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Publisher's Summary

A portrait of a woman, an era, and a profession: the first thoroughly researched biography of Meryl Streep - the "Iron Lady" of acting, nominated for 19 Oscars and winner of three - that explores her beginnings as a young woman of the 1970s grappling with love, feminism, and her astonishing talent.
In 1975, Meryl Streep, a promising young graduate of the Yale School of Drama, was finding her place in the New York theater scene. Burning with talent and ambition, she was like dozens of aspiring actors of the time - a 20-something beauty who rode her bike everywhere, kept a diary, napped before performances, and stayed out late "talking about acting with actors in actors' bars". Yet Meryl stood apart from her peers. In her first season in New York, she won attention-getting parts in back-to-back Broadway plays, a Tony Award nomination, and two roles in Shakespeare in the Park productions. Even then, people said, "Her. Again."
Her Again is an intimate look at the artistic coming of age of the greatest actress of her generation, from the homecoming float at her suburban New Jersey high school through her early days on the stage at Vassar College and the Yale School of Drama during its golden years to her star-making roles in The Deer Hunter, Manhattan, and Kramer vs. Kramer. New Yorker contributor Michael Schulman brings into focus Meryl's heady rise to stardom on the New York stage; her passionate, tragically short-lived love affair with fellow actor John Cazale; her marriage to sculptor Don Gummer; and her evolution as a young woman of the 1970s wrestling with changing ideas of feminism, marriage, love, and sacrifice.
This captivating story of the making of one of the most revered artistic careers of our time reveals a gifted young woman coming into her extraordinary talents at a time of immense transformation, offering a rare glimpse into the life of the actress long before she became an icon.
©2016 Michael Schulman (P)2016 HarperCollins Publishers
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Customer Reviews

Most Helpful
4 out of 5 stars
By Gretchen SLP on 05-06-16

Curiously Devoid Of Any Personal Details

This book is the oddest thing: a purported biography with literally NO information on its subject that the reader could not discover on his own simply by reading every Wikipedia entry and magazine article ever written about her. I suppose this is what's to be expected from an unauthorized biography (Streep wrote to the author when she first heard about the project, advising him not to write the book), but I pre-ordered it on the supposition that SOMEONE (or preferably many someones) close to Streep would have been interviewed and provided some interesting, never-before-told stories and insights. If any friends, family, former lovers or rivals DID talk to the author, you'd never know it from this book-length magazine article masquerading as biography. If you buy this book hoping to learn anything about Streep's thoughts, feelings, emotional experience, flaws, foibles or internal states, you're going to be very disappointed--and doubly annoyed by the narrator, whose perky, chirpy delivery suits this puff piece (the sole central thesis of which is "Meryl Streep is the greatest living actress") perfectly.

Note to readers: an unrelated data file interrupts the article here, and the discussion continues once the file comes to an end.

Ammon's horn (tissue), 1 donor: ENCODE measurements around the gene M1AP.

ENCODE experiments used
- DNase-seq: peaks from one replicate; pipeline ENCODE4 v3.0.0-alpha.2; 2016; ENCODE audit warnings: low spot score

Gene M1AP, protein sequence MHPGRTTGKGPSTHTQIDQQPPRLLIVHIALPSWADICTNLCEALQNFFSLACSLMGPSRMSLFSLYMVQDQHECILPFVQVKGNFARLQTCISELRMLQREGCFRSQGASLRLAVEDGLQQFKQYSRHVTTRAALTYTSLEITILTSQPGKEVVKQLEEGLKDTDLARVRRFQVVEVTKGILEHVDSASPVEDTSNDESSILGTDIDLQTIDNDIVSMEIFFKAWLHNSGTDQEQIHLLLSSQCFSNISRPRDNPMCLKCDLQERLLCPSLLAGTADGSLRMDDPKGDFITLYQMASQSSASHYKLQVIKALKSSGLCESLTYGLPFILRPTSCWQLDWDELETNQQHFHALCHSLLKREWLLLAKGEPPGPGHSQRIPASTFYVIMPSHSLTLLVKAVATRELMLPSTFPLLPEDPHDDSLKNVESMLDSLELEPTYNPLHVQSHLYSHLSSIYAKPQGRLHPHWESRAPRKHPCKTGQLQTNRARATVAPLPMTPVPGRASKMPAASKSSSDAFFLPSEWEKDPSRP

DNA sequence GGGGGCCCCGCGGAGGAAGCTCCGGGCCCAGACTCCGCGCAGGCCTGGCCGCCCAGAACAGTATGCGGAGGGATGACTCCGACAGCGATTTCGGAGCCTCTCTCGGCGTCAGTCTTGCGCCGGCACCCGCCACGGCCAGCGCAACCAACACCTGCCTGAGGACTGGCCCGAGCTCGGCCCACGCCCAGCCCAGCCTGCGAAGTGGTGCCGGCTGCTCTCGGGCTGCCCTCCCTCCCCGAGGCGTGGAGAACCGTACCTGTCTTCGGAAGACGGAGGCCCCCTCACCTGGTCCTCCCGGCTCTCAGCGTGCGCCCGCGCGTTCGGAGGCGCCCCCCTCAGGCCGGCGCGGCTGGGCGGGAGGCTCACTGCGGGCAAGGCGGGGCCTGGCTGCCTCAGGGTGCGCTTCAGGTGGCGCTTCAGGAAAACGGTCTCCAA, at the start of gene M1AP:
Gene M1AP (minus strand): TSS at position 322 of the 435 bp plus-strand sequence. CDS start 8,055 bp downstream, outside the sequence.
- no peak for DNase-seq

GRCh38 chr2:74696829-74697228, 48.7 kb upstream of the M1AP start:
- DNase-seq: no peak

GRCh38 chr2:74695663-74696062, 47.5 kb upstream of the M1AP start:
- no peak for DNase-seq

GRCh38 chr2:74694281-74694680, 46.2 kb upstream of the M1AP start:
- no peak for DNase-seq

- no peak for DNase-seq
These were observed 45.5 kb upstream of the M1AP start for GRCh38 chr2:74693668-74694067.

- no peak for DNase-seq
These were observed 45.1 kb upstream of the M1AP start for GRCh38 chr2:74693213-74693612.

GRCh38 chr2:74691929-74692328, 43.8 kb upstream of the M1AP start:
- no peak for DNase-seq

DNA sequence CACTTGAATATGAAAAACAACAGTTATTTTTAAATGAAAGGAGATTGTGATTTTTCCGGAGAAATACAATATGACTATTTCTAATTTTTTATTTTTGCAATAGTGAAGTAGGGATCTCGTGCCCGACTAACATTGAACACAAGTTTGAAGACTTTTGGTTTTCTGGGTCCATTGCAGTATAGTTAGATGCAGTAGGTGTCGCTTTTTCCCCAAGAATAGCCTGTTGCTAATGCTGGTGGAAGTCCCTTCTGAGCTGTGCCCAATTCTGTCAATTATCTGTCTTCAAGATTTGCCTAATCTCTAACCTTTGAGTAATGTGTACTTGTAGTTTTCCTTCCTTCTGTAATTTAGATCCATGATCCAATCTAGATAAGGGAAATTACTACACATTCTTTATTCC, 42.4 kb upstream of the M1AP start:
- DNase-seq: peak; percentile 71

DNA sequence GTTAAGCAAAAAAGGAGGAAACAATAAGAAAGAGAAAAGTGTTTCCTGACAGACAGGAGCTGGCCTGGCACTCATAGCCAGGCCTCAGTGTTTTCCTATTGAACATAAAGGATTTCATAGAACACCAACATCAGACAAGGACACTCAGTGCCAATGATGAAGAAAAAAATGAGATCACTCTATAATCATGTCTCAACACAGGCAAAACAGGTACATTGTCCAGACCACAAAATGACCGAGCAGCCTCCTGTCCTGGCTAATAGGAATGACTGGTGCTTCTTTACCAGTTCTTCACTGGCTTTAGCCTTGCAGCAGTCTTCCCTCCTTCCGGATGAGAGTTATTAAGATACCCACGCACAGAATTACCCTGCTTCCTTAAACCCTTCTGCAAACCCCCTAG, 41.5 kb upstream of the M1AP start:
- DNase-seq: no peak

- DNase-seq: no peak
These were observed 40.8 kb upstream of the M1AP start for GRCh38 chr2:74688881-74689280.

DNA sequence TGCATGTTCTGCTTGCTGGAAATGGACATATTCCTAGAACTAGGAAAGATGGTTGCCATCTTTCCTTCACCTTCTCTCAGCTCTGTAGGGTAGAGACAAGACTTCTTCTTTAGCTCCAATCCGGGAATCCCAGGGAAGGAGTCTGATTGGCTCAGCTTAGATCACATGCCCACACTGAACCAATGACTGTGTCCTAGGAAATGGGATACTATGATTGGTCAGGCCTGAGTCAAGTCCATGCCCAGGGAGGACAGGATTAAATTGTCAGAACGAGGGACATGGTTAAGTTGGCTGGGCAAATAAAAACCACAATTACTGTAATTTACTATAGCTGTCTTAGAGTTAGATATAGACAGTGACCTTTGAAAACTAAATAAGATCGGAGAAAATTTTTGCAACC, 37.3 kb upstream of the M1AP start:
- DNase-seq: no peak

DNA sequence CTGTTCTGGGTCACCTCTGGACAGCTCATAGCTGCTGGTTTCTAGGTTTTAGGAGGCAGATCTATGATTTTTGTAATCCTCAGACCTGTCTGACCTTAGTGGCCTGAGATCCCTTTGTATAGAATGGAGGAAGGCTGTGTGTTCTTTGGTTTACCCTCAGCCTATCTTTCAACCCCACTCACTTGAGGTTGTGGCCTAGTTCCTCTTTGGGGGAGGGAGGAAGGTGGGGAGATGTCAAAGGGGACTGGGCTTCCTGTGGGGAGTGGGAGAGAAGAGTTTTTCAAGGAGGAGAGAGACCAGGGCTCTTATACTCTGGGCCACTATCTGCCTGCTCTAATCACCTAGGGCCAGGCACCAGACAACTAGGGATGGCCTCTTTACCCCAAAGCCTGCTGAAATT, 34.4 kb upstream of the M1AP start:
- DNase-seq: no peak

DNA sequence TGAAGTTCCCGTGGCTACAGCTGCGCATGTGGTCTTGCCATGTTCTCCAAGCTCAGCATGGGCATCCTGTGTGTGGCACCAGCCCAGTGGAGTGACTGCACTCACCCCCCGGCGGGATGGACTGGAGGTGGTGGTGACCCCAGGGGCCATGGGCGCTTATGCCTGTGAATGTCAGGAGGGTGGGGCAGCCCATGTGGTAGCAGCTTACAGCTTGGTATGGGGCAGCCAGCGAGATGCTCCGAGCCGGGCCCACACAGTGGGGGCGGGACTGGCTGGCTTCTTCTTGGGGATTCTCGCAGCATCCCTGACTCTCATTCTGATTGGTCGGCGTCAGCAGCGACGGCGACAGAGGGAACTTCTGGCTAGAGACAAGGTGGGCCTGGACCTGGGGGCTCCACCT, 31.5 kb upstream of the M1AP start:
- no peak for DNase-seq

If, on the other hand, you're interested in learning more about theatre generally, plays, playwrights, acting technique, and drama gods such as Joe Papp of the Public Theater, as well as, to some extent, about Hollywood bigwigs such as Sam Cohn, go for it! That's the reason I'm giving it four stars overall. I was engaged to the end of the book, learning about ghastly would-be drama teachers and directors at Yale, the young misfit Sigourney (nee Susan) Weaver, critical and audience reception of the chauvinist themes of Taming of the Shrew, John Cazale's lung cancer, Sam Cohn and his bizarre habit of eating paper, Woody Allen and how often he ate at Elaine's (every night for ten years), the protests inspired by the perceived racism and ethnocentrism of The Deer Hunter, and what an utter braying jackass Dustin Hoffman is.

Then again, I probably could have found all that on Wikipedia.

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18 of 20 people found this review helpful

2 out of 5 stars
By Karen Lehrer on 06-06-16

Tedious storyline, reader has sarcastic tone

What could have made this a 4 or 5-star listening experience for you?

Unless the listener/reader is particularly interested in the minutia and detail of who each and every teacher, director, co-actor's name, date, and tiny details, this is a waste of time.There is ultimately a very small amount of information for the average reader/listener who is not in show business, who wants to learn about this exceptional actor. It seems like the author looked up newspaper clippings from the past and just paraphrased the entire book based on research. There is no first person information on Meryl Streep.

What could Michael Schulman have done to make this a more enjoyable book for you?

Cut the minutia and give information about her entire life. Not just her work life.

How could the performance have been better?

This reader had a very sarcastic tone in much of the reading. I have listened to dozens of books and this is first thumbs down on the reader, in my experience.

You didn’t love this book... but did it have any redeeming qualities?

that sums it up.

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1 of 2 people found this review helpful

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